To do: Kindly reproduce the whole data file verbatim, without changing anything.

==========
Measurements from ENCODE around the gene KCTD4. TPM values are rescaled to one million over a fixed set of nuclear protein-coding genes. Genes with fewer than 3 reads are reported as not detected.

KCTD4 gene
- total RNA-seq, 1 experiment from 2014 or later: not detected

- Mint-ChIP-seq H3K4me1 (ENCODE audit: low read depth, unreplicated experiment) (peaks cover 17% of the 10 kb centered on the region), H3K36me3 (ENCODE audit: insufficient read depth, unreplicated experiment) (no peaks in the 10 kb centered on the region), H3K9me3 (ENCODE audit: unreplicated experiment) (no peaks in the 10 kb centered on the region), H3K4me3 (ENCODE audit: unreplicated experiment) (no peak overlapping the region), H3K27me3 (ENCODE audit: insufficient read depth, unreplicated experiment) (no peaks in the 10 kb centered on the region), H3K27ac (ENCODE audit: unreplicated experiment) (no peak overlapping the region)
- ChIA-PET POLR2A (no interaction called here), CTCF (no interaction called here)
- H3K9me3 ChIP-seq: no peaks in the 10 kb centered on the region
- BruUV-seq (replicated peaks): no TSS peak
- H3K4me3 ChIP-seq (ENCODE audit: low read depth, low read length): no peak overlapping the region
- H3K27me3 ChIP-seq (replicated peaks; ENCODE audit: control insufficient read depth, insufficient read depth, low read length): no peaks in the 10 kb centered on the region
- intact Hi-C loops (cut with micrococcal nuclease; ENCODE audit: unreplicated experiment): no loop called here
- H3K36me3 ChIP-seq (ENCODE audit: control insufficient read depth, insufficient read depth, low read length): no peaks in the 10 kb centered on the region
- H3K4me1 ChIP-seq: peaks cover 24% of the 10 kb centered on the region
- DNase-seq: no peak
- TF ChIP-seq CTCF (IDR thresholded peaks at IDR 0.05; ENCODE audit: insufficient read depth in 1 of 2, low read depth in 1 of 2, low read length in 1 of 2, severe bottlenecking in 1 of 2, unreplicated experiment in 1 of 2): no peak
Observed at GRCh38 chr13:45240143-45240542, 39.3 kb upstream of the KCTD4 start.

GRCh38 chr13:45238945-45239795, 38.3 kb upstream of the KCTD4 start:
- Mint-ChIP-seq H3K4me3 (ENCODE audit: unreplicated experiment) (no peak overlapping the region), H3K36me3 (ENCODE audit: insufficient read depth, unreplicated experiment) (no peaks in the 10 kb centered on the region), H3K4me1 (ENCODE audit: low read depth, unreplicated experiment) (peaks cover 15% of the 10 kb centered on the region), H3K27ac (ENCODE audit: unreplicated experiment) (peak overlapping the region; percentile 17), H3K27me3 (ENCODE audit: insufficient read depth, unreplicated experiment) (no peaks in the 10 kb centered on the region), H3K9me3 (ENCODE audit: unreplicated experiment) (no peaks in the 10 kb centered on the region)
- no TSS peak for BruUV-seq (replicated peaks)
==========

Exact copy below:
Measurements from ENCODE around the gene KCTD4. TPM values are rescaled to one million over a fixed set of nuclear protein-coding genes. Genes with fewer than 3 reads are reported as not detected.

KCTD4 gene
- total RNA-seq, 1 experiment from 2014 or later: not detected

- Mint-ChIP-seq H3K4me1 (ENCODE audit: low read depth, unreplicated experiment) (peaks cover 17% of the 10 kb centered on the region), H3K36me3 (ENCODE audit: insufficient read depth, unreplicated experiment) (no peaks in the 10 kb centered on the region), H3K9me3 (ENCODE audit: unreplicated experiment) (no peaks in the 10 kb centered on the region), H3K4me3 (ENCODE audit: unreplicated experiment) (no peak overlapping the region), H3K27me3 (ENCODE audit: insufficient read depth, unreplicated experiment) (no peaks in the 10 kb centered on the region), H3K27ac (ENCODE audit: unreplicated experiment) (no peak overlapping the region)
- ChIA-PET POLR2A (no interaction called here), CTCF (no interaction called here)
- H3K9me3 ChIP-seq: no peaks in the 10 kb centered on the region
- BruUV-seq (replicated peaks): no TSS peak
- H3K4me3 ChIP-seq (ENCODE audit: low read depth, low read length): no peak overlapping the region
- H3K27me3 ChIP-seq (replicated peaks; ENCODE audit: control insufficient read depth, insufficient read depth, low read length): no peaks in the 10 kb centered on the region
- intact Hi-C loops (cut with micrococcal nuclease; ENCODE audit: unreplicated experiment): no loop called here
- H3K36me3 ChIP-seq (ENCODE audit: control insufficient read depth, insufficient read depth, low read length): no peaks in the 10 kb centered on the region
- H3K4me1 ChIP-seq: peaks cover 24% of the 10 kb centered on the region
- DNase-seq: no peak
- TF ChIP-seq CTCF (IDR thresholded peaks at IDR 0.05; ENCODE audit: insufficient read depth in 1 of 2, low read depth in 1 of 2, low read length in 1 of 2, severe bottlenecking in 1 of 2, unreplicated experiment in 1 of 2): no peak
Observed at GRCh38 chr13:45240143-45240542, 39.3 kb upstream of the KCTD4 start.

GRCh38 chr13:45238945-45239795, 38.3 kb upstream of the KCTD4 start:
- Mint-ChIP-seq H3K4me3 (ENCODE audit: unreplicated experiment) (no peak overlapping the region), H3K36me3 (ENCODE audit: insufficient read depth, unreplicated experiment) (no peaks in the 10 kb centered on the region), H3K4me1 (ENCODE audit: low read depth, unreplicated experiment) (peaks cover 15% of the 10 kb centered on the region), H3K27ac (ENCODE audit: unreplicated experiment) (peak overlapping the region; percentile 17), H3K27me3 (ENCODE audit: insufficient read depth, unreplicated experiment) (no peaks in the 10 kb centered on the region), H3K9me3 (ENCODE audit: unreplicated experiment) (no peaks in the 10 kb centered on the region)
- no TSS peak for BruUV-seq (replicated peaks)